I’m moving to Naperville where tolerance and diversity of thought is celebrated.

  2. This a really bad idea.

    This a really bad idea. It’s time to move and focus on improving human capital not living in the past. The redlining doesn’t matter. The black community would had to pay more for the mortgage and taxes if their houses were worth more than my house. Based upon the logic being offered, I should be compensated since living near the west side lowered the value of my parents’ home a generation ago. There is no systemic racism, only people because life style choice underperform their human potential for multiple generations.


    1. Systematic Racism is Housing

      Before you make generalizations you should first learn some Evanston history.  There was a time when black people were not allowed to buy homes in all areas of the city. For example, my great-grandparents had the financial ability to buy a home east of Maple Ave., but blacks were not allowed to buy past a certain point east.  This is why a majority of black families built and bought homes on the west side of Evanston.  This is where they were “allowed” to buy. Also, after WWII, white veterans were able to buy homes with the help of the GI bill.  Were black veterans able to get this assistance in Evanston?  The genaral answer to this is no. So YES, systematic racism in housing is definitley part of Evanstons culture.

      1. When were black people not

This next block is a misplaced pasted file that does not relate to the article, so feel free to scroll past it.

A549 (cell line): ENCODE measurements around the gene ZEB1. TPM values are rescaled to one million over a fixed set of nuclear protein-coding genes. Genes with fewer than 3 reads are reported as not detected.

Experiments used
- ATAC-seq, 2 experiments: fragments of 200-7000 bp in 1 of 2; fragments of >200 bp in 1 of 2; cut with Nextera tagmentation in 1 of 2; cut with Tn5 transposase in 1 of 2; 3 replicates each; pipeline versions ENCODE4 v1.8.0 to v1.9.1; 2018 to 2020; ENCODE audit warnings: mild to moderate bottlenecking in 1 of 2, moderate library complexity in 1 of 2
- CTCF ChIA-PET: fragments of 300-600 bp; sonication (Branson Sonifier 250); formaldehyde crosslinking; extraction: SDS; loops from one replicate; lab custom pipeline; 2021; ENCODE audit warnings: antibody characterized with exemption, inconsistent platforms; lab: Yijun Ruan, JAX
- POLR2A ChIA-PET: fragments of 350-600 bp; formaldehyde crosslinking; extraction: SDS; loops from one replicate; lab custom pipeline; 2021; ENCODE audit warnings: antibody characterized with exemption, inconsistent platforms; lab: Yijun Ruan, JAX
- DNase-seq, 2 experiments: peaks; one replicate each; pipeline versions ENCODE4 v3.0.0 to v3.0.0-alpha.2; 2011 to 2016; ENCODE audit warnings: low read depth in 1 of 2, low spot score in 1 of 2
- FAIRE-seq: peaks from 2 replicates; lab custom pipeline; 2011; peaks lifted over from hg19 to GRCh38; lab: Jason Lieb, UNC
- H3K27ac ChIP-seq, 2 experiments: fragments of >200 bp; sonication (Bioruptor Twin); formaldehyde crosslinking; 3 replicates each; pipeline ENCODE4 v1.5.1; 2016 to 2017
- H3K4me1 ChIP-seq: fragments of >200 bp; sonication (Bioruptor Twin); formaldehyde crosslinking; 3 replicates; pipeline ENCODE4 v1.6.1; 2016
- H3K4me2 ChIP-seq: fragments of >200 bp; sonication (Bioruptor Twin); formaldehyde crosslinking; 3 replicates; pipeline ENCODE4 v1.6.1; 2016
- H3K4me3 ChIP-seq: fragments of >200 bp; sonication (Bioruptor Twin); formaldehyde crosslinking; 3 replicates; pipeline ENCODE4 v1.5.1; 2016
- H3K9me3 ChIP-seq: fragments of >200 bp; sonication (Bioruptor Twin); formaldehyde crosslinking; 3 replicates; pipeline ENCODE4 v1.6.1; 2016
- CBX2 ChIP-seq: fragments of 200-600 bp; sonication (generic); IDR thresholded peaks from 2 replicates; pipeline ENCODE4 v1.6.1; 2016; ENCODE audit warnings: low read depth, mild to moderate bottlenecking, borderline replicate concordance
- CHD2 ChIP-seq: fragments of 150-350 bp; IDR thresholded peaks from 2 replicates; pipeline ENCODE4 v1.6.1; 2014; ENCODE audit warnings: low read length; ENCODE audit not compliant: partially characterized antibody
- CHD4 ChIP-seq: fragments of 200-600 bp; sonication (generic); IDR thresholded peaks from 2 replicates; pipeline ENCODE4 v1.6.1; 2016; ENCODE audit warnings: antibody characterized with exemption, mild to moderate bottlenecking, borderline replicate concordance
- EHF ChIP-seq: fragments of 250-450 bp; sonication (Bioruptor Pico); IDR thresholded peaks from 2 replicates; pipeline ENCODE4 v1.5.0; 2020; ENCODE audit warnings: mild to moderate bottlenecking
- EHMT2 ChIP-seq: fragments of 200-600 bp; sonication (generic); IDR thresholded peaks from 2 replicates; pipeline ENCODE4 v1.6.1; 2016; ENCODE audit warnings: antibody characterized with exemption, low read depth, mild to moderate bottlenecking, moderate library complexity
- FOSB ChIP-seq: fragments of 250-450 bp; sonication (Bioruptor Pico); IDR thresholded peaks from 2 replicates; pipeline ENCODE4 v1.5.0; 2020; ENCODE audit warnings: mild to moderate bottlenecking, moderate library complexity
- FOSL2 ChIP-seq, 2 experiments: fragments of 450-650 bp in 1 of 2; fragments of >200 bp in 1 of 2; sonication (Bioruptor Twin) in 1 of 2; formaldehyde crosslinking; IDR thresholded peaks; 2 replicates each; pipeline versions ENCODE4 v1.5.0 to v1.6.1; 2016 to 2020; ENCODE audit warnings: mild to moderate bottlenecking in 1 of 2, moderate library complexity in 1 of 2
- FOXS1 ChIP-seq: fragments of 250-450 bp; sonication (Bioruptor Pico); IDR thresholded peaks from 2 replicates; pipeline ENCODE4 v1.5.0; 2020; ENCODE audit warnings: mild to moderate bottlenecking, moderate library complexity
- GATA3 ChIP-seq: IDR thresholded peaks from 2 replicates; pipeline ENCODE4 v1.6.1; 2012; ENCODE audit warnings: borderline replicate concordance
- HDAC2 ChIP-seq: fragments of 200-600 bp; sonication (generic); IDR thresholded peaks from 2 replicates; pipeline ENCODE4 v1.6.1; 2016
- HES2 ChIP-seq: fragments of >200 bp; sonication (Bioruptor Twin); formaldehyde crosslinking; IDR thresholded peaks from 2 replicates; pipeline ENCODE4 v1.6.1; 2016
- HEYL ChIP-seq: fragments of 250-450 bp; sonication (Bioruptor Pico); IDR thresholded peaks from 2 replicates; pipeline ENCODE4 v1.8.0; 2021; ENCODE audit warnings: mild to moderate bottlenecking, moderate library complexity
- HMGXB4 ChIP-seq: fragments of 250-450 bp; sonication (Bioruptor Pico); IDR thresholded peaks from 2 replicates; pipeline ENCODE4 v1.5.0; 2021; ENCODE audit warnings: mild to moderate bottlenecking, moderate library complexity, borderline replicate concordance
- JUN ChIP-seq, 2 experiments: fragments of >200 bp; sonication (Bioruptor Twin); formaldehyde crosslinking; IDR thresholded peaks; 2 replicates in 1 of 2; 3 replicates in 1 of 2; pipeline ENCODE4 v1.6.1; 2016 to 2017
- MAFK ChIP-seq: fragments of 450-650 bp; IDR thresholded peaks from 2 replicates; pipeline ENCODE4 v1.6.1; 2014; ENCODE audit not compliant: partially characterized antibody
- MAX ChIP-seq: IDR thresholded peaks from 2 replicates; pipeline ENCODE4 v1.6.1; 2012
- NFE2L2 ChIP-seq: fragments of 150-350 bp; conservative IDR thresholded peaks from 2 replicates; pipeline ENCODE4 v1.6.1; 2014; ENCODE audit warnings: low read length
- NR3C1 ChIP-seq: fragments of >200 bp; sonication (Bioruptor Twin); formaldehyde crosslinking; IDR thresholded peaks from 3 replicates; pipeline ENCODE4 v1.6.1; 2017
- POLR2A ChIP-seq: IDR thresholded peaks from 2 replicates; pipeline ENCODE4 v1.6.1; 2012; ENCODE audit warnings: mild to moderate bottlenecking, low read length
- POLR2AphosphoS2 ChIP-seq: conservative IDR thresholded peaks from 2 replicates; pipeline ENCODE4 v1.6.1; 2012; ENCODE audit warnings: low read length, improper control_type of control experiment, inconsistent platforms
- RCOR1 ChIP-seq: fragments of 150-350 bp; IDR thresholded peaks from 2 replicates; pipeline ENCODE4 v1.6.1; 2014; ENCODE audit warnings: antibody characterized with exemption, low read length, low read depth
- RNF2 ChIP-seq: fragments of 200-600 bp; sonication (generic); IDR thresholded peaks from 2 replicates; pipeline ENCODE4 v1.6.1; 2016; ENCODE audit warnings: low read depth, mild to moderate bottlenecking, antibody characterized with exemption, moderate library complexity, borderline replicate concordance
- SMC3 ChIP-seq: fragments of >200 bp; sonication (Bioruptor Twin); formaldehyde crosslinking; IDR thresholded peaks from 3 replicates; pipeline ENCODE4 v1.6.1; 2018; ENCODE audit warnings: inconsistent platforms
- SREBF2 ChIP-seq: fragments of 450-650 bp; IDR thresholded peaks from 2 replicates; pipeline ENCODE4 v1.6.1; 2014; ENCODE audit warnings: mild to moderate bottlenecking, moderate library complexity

When were black people not allowed to purchase a home east of Maple Ave?

        Did Evanston ban LBJ’s Great Society–now 54 years old?   Does Evanston D65/202 devote less educational dollars towards blacks?  What discriminatory actions did Mayor Morton take against blacks?

        Living in the past is no way to move forward.

        1. It’s not about living in the

          It’s not about living in the past. I was adressing the fact that the prior reply stated that there was not systemic racism and there absolutely was. I  gave an example of how it was manifested in housing practices. My family has been in Evanston since the early 1920’s, which is probably longer than your family has been here and I have learned a great deal of “unwritten” Evanston history.  Do you really think that it was a rule that was stated out loud, NO, but it still existed. Did you also know that a one time black people were not allowed to be treated at Evanston Hospital? The Black community had it’s own hosital in Evanston, Comminity Hospital.

          The real problem here is that many white people try to pretend that racism does not exist, BUT IT DOES!!  I would have more respect for your opinion if you were able to admit to the fact that racism is real.  Then we could begin to have a legitamate conversation about how to address it in our community.

          1. Why didn’t Lorraine Morton

            Why didn’t Lorraine Morton address this while she was Mayor?

            What about Alderman Delores Holmes?  what has suddenly changed in Evanston that would need to address this issue?